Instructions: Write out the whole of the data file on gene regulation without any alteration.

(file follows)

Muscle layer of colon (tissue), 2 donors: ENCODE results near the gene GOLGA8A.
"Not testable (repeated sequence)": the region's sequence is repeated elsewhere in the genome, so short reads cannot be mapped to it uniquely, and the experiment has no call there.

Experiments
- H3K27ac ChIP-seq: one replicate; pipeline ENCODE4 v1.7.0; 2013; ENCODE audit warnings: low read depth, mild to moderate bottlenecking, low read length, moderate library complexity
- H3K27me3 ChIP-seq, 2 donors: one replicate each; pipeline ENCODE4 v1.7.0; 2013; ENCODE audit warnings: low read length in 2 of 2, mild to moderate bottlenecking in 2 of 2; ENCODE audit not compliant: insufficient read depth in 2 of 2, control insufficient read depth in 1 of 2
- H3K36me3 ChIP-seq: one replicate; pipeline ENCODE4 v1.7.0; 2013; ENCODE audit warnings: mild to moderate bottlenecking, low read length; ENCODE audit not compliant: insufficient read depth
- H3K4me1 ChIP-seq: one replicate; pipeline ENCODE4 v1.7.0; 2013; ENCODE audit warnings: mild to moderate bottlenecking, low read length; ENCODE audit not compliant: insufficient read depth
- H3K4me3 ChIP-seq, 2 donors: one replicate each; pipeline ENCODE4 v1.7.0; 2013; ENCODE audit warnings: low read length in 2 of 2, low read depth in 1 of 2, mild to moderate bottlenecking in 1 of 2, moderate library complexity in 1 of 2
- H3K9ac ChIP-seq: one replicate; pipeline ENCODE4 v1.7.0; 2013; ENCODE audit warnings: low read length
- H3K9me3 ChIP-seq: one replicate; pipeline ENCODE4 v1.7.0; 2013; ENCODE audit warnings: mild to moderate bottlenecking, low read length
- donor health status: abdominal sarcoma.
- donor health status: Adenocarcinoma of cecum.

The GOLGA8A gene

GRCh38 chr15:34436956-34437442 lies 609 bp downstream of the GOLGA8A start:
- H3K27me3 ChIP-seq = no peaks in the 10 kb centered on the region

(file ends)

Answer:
Muscle layer of colon (tissue), 2 donors: ENCODE results near the gene GOLGA8A.
"Not testable (repeated sequence)": the region's sequence is repeated elsewhere in the genome, so short reads cannot be mapped to it uniquely, and the experiment has no call there.

Experiments
- H3K27ac ChIP-seq: one replicate; pipeline ENCODE4 v1.7.0; 2013; ENCODE audit warnings: low read depth, mild to moderate bottlenecking, low read length, moderate library complexity
- H3K27me3 ChIP-seq, 2 donors: one replicate each; pipeline ENCODE4 v1.7.0; 2013; ENCODE audit warnings: low read length in 2 of 2, mild to moderate bottlenecking in 2 of 2; ENCODE audit not compliant: insufficient read depth in 2 of 2, control insufficient read depth in 1 of 2
- H3K36me3 ChIP-seq: one replicate; pipeline ENCODE4 v1.7.0; 2013; ENCODE audit warnings: mild to moderate bottlenecking, low read length; ENCODE audit not compliant: insufficient read depth
- H3K4me1 ChIP-seq: one replicate; pipeline ENCODE4 v1.7.0; 2013; ENCODE audit warnings: mild to moderate bottlenecking, low read length; ENCODE audit not compliant: insufficient read depth
- H3K4me3 ChIP-seq, 2 donors: one replicate each; pipeline ENCODE4 v1.7.0; 2013; ENCODE audit warnings: low read length in 2 of 2, low read depth in 1 of 2, mild to moderate bottlenecking in 1 of 2, moderate library complexity in 1 of 2
- H3K9ac ChIP-seq: one replicate; pipeline ENCODE4 v1.7.0; 2013; ENCODE audit warnings: low read length
- H3K9me3 ChIP-seq: one replicate; pipeline ENCODE4 v1.7.0; 2013; ENCODE audit warnings: mild to moderate bottlenecking, low read length
- donor health status: abdominal sarcoma.
- donor health status: Adenocarcinoma of cecum.

The GOLGA8A gene

GRCh38 chr15:34436956-34437442 lies 609 bp downstream of the GOLGA8A start:
- H3K27me3 ChIP-seq = no peaks in the 10 kb centered on the region